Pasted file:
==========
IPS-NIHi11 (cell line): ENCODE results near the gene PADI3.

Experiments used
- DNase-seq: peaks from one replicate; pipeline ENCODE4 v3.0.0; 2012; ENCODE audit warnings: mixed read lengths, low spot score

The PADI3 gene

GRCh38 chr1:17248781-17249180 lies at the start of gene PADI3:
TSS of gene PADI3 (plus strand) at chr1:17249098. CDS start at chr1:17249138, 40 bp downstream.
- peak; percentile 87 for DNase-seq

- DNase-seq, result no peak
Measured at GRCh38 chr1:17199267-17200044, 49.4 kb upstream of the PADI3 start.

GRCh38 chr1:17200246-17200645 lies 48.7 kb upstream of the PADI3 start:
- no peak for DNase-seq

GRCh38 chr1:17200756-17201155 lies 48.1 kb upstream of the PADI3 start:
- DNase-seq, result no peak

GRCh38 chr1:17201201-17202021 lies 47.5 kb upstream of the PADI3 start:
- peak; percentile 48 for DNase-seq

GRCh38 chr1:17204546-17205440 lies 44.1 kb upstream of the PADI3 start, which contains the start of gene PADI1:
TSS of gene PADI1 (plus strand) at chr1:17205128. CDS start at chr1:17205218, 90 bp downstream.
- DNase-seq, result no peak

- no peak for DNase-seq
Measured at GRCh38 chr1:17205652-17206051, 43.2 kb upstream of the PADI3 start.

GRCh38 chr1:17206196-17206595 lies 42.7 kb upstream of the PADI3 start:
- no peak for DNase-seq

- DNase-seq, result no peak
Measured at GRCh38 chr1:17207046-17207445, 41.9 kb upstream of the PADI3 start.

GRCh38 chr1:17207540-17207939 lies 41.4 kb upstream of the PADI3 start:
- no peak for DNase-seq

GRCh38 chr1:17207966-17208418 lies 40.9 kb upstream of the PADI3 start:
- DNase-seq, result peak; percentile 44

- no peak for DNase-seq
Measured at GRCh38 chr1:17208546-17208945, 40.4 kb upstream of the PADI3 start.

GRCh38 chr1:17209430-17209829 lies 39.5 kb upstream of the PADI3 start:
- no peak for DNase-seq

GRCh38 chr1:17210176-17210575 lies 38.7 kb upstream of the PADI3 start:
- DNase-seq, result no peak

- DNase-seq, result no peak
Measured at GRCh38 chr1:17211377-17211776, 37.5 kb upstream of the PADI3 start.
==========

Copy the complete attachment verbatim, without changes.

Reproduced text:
IPS-NIHi11 (cell line): ENCODE results near the gene PADI3.

Experiments used
- DNase-seq: peaks from one replicate; pipeline ENCODE4 v3.0.0; 2012; ENCODE audit warnings: mixed read lengths, low spot score

The PADI3 gene

GRCh38 chr1:17248781-17249180 lies at the start of gene PADI3:
TSS of gene PADI3 (plus strand) at chr1:17249098. CDS start at chr1:17249138, 40 bp downstream.
- peak; percentile 87 for DNase-seq

- DNase-seq, result no peak
Measured at GRCh38 chr1:17199267-17200044, 49.4 kb upstream of the PADI3 start.

GRCh38 chr1:17200246-17200645 lies 48.7 kb upstream of the PADI3 start:
- no peak for DNase-seq

GRCh38 chr1:17200756-17201155 lies 48.1 kb upstream of the PADI3 start:
- DNase-seq, result no peak

GRCh38 chr1:17201201-17202021 lies 47.5 kb upstream of the PADI3 start:
- peak; percentile 48 for DNase-seq

GRCh38 chr1:17204546-17205440 lies 44.1 kb upstream of the PADI3 start, which contains the start of gene PADI1:
TSS of gene PADI1 (plus strand) at chr1:17205128. CDS start at chr1:17205218, 90 bp downstream.
- DNase-seq, result no peak

- no peak for DNase-seq
Measured at GRCh38 chr1:17205652-17206051, 43.2 kb upstream of the PADI3 start.

GRCh38 chr1:17206196-17206595 lies 42.7 kb upstream of the PADI3 start:
- no peak for DNase-seq

- DNase-seq, result no peak
Measured at GRCh38 chr1:17207046-17207445, 41.9 kb upstream of the PADI3 start.

GRCh38 chr1:17207540-17207939 lies 41.4 kb upstream of the PADI3 start:
- no peak for DNase-seq

GRCh38 chr1:17207966-17208418 lies 40.9 kb upstream of the PADI3 start:
- DNase-seq, result peak; percentile 44

- no peak for DNase-seq
Measured at GRCh38 chr1:17208546-17208945, 40.4 kb upstream of the PADI3 start.

GRCh38 chr1:17209430-17209829 lies 39.5 kb upstream of the PADI3 start:
- no peak for DNase-seq

GRCh38 chr1:17210176-17210575 lies 38.7 kb upstream of the PADI3 start:
- DNase-seq, result no peak

- DNase-seq, result no peak
Measured at GRCh38 chr1:17211377-17211776, 37.5 kb upstream of the PADI3 start.